The Magi come with their prophecy in hand, and it mirrors the one that Herod’s scribes also know. Rather than this be a comfort to Herod or a cause for the people of Jerusalem to celebrate, they are afraid and they do nothing. They ask the foreigners to go in their place and ‘report back.’ They do not drop everything they’re doing and join the caravan of Magi. No. Instead, they ask their visitors who have traveled for months to keep going and then come back.
Leave it to the ones who spend all their time memorizing the prophecies of their faith tradition to stare the fulfillment practically in the face and freeze. Now, it would be easy to judge them from this side of the page. We are let off the hook then, right? We’re not in that courtroom, trying to decide who to follow or what to believe. But we are here, in this sanctuary, trying to sort out where God is in the midst of everything going on in the world and in our lives.
Sometimes the first step is the hardest one to take. The one that takes you a way you’ve never been before. The one that will inevitably be longer and include more detours. The one that puts you and your companions in situations difficult to explain or understand. And yet, those are the places where we can be sure that God is waiting, ready to show up and surprise us with grace.
The Magi went to Bethlehem without any Jewish leaders in tow. They continued their journey and presented their gifts. And in a dream, they receive the message to go home another way. To go back on a different road then they came to Bethlehem. And they obey. We do not hear from the Magi again in this chapter, but we do know this. It is their courage that sends them. It is their trust in God that guides them. And it is their openness to the Spirit’s messengers that ensures they stay attuned to the Mystery.
They are not the only ones that have a dream. Joseph has another one, but this time it isn’t about his lack of faith. It is about their lack of safety. An angel warns him that they must leave Bethlehem, too. They must escape their homeland, an already foreign-occupied homeland, and travel in fear for their lives. They are asylum seekers, refugees. They are the families at our border, pleading for safety, for fair wages, for reassurance. The urgency of their flight resonates with us. Have you ever felt a strong tug inside of you, one that starts at your gut, one that tells you that now is the moment you must act? Now is the chance to do something before everything is different? The Magi, Joseph, and Mary did not hesitate.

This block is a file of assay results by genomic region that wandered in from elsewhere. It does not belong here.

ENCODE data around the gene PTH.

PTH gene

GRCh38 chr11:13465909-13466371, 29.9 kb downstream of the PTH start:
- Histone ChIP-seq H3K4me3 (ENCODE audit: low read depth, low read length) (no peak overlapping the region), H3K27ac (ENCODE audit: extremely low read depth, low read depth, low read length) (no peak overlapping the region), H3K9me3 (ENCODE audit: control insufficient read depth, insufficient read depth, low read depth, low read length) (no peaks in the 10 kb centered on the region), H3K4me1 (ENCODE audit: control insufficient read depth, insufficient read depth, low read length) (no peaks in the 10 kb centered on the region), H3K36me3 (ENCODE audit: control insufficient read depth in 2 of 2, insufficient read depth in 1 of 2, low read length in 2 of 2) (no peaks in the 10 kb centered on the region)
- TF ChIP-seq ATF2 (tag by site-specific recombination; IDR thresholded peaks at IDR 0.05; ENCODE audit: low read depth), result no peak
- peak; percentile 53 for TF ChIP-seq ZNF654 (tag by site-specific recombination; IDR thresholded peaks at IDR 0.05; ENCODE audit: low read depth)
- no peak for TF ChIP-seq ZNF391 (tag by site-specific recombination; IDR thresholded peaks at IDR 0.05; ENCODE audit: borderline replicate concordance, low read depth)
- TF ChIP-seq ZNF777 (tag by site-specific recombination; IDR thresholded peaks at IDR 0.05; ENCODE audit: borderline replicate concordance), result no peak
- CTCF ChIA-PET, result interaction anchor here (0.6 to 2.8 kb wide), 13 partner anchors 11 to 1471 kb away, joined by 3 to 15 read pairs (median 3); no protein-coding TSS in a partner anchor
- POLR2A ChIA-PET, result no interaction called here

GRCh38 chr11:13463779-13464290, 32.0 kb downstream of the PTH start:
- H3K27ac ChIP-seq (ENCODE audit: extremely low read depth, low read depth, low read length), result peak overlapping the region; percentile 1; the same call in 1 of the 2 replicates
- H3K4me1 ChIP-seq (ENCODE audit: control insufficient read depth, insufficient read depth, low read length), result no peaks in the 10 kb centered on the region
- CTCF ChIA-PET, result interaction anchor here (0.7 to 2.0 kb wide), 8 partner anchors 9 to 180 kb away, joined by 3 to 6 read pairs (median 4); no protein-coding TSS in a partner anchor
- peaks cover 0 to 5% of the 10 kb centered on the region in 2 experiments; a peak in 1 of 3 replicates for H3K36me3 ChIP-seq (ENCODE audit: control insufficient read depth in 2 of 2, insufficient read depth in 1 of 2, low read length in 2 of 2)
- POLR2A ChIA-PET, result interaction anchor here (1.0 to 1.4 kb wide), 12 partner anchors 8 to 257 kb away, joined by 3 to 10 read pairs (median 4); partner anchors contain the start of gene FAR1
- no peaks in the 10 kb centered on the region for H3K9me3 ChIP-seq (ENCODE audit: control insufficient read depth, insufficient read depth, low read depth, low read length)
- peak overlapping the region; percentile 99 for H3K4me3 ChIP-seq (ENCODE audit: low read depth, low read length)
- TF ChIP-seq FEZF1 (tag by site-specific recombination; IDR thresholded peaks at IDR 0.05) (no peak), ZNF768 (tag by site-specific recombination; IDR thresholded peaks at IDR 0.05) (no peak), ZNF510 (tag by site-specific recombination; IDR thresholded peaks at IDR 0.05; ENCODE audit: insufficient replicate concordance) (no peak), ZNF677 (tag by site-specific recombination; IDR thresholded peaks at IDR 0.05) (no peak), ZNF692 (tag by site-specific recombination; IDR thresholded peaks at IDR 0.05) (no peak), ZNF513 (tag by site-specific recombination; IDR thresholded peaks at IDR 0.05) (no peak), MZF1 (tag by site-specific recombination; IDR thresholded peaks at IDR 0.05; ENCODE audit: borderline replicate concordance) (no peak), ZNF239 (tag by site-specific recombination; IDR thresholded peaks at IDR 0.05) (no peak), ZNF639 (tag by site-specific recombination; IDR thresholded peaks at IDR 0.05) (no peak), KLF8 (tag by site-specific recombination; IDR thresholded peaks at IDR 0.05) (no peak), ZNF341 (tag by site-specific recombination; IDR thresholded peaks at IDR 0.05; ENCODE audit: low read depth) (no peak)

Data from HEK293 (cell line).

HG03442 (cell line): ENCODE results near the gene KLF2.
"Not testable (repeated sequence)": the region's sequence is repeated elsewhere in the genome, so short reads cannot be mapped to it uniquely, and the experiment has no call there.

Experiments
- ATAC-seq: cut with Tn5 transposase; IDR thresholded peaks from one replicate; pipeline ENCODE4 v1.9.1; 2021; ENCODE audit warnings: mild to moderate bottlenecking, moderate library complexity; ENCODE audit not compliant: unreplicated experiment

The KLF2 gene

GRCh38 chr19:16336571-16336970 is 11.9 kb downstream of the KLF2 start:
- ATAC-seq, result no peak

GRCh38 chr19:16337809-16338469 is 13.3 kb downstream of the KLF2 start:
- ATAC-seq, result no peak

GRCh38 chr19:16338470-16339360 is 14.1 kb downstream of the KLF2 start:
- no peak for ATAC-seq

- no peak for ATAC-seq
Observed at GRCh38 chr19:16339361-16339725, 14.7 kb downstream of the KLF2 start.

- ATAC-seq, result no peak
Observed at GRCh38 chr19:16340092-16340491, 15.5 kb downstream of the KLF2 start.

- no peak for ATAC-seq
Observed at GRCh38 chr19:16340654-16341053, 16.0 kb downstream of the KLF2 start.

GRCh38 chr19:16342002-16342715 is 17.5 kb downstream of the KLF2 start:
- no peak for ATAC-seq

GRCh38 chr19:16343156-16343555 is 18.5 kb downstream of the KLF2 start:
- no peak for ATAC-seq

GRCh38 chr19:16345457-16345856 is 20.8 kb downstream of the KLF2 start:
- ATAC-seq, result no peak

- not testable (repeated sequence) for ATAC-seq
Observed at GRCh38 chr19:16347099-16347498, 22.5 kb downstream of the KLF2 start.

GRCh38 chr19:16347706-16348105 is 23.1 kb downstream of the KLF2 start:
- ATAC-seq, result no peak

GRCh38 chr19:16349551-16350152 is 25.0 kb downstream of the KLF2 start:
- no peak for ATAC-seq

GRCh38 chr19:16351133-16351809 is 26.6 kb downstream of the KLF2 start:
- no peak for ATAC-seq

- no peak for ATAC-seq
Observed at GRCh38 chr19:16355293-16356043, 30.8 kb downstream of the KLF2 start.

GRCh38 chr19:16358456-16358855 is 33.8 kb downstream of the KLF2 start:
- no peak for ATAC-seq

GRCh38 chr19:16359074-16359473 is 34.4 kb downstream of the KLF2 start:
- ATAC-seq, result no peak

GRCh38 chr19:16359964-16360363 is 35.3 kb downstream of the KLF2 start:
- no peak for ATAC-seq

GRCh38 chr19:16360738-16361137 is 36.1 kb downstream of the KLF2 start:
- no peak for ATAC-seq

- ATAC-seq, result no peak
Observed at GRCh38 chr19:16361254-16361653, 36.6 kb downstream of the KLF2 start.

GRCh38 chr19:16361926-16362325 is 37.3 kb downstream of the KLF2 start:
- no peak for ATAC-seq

When you know it is time to take that first step, take it. When you realize that there is no going back to the way things were, do something about it. Because God does not show up in those moments for us to stand frozen in place. God does not show up in those moments for us to hunker down in fear or, worse, plan the demise of others. God does not show up in those moments — in the stars, in the dreams, in the prophecies of our lives — for the sake of it. It’s because sometimes we need a nudge. We need direction. We need God to say, ‘Hey, you. I have something for you to do. I have something for you to see. So go over there and do it. Go over there and see it.” Because church, there is much goodness and much despair to act on. There is much goodness and much despair to see.
Children are dying in detention centers in our country. Our government is partially shutdown. 309 people were murdered in Baltimore in 2018. This is not a drill. I am tired of hearing the people of Jerusalem saying, “It isn’t really that bad.” I am tired of the people of Jerusalem saying, “We just need to wait it out.” It is time. The Messiah cannot be worshipped if you don’t get out there and seek him. The Messiah cannot be saved from genocide unless you pick him up and seek asylum. The Messiah cannot return safely home until the tyrants are removed from their seats of power.
Sometimes it is the first step that is the hardest to take. The one that takes you down a road that you have never known before.